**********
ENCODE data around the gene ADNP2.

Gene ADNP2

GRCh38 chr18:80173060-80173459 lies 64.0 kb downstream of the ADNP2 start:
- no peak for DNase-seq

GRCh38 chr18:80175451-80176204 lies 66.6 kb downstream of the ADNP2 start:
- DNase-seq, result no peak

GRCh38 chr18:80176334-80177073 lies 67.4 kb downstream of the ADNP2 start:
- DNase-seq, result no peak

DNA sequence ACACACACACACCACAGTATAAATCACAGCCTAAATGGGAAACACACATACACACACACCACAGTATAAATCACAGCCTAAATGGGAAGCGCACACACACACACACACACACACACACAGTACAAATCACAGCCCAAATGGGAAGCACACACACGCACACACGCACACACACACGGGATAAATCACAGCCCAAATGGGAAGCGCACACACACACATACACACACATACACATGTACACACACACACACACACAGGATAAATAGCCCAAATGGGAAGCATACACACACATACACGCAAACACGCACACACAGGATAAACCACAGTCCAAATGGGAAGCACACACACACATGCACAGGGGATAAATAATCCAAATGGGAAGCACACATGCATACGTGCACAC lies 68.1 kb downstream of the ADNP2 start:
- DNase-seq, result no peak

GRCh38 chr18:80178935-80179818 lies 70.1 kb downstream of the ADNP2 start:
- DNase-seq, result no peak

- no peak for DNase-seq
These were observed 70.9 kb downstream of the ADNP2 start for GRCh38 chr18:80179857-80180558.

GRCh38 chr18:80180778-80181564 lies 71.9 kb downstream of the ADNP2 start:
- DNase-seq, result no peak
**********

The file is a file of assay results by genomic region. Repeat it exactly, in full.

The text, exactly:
ENCODE data around the gene ADNP2.

Gene ADNP2

GRCh38 chr18:80173060-80173459 lies 64.0 kb downstream of the ADNP2 start:
- no peak for DNase-seq

GRCh38 chr18:80175451-80176204 lies 66.6 kb downstream of the ADNP2 start:
- DNase-seq, result no peak

GRCh38 chr18:80176334-80177073 lies 67.4 kb downstream of the ADNP2 start:
- DNase-seq, result no peak

DNA sequence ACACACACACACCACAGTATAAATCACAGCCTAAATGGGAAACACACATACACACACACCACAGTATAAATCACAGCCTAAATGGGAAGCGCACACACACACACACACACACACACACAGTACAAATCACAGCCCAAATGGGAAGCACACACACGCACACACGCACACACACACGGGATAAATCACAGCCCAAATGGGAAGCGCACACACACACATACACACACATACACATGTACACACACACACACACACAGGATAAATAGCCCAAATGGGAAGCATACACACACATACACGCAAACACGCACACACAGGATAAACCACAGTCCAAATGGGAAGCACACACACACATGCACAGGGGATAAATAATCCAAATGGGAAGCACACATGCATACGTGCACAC lies 68.1 kb downstream of the ADNP2 start:
- DNase-seq, result no peak

GRCh38 chr18:80178935-80179818 lies 70.1 kb downstream of the ADNP2 start:
- DNase-seq, result no peak

- no peak for DNase-seq
These were observed 70.9 kb downstream of the ADNP2 start for GRCh38 chr18:80179857-80180558.

GRCh38 chr18:80180778-80181564 lies 71.9 kb downstream of the ADNP2 start:
- DNase-seq, result no peak